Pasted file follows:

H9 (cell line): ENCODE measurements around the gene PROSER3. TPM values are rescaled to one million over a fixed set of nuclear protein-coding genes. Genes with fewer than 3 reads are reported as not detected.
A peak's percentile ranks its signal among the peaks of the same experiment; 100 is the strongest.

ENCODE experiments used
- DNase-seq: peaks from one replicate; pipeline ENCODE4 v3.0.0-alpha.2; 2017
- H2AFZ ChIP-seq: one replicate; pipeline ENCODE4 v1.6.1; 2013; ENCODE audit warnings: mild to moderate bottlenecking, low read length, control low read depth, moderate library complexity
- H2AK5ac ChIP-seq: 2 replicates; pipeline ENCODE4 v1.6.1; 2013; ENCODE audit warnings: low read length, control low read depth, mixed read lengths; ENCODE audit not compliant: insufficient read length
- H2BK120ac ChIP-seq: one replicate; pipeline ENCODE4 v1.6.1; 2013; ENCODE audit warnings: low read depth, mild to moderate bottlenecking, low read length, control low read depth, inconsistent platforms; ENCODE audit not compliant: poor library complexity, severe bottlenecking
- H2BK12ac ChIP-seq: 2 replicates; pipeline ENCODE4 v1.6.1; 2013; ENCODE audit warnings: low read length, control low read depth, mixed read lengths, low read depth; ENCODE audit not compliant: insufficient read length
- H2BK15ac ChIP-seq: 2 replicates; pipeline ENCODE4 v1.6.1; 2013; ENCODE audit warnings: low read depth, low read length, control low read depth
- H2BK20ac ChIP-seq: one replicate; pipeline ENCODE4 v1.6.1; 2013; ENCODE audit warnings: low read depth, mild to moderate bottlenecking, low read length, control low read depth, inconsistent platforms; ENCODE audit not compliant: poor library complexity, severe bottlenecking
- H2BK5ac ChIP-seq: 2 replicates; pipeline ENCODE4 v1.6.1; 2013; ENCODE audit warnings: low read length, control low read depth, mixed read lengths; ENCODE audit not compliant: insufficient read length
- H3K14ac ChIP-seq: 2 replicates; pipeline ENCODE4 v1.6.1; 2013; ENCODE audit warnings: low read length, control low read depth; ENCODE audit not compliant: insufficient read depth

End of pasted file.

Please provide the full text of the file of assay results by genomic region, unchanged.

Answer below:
H9 (cell line): ENCODE measurements around the gene PROSER3. TPM values are rescaled to one million over a fixed set of nuclear protein-coding genes. Genes with fewer than 3 reads are reported as not detected.
A peak's percentile ranks its signal among the peaks of the same experiment; 100 is the strongest.

ENCODE experiments used
- DNase-seq: peaks from one replicate; pipeline ENCODE4 v3.0.0-alpha.2; 2017
- H2AFZ ChIP-seq: one replicate; pipeline ENCODE4 v1.6.1; 2013; ENCODE audit warnings: mild to moderate bottlenecking, low read length, control low read depth, moderate library complexity
- H2AK5ac ChIP-seq: 2 replicates; pipeline ENCODE4 v1.6.1; 2013; ENCODE audit warnings: low read length, control low read depth, mixed read lengths; ENCODE audit not compliant: insufficient read length
- H2BK120ac ChIP-seq: one replicate; pipeline ENCODE4 v1.6.1; 2013; ENCODE audit warnings: low read depth, mild to moderate bottlenecking, low read length, control low read depth, inconsistent platforms; ENCODE audit not compliant: poor library complexity, severe bottlenecking
- H2BK12ac ChIP-seq: 2 replicates; pipeline ENCODE4 v1.6.1; 2013; ENCODE audit warnings: low read length, control low read depth, mixed read lengths, low read depth; ENCODE audit not compliant: insufficient read length
- H2BK15ac ChIP-seq: 2 replicates; pipeline ENCODE4 v1.6.1; 2013; ENCODE audit warnings: low read depth, low read length, control low read depth
- H2BK20ac ChIP-seq: one replicate; pipeline ENCODE4 v1.6.1; 2013; ENCODE audit warnings: low read depth, mild to moderate bottlenecking, low read length, control low read depth, inconsistent platforms; ENCODE audit not compliant: poor library complexity, severe bottlenecking
- H2BK5ac ChIP-seq: 2 replicates; pipeline ENCODE4 v1.6.1; 2013; ENCODE audit warnings: low read length, control low read depth, mixed read lengths; ENCODE audit not compliant: insufficient read length
- H3K14ac ChIP-seq: 2 replicates; pipeline ENCODE4 v1.6.1; 2013; ENCODE audit warnings: low read length, control low read depth; ENCODE audit not compliant: insufficient read depth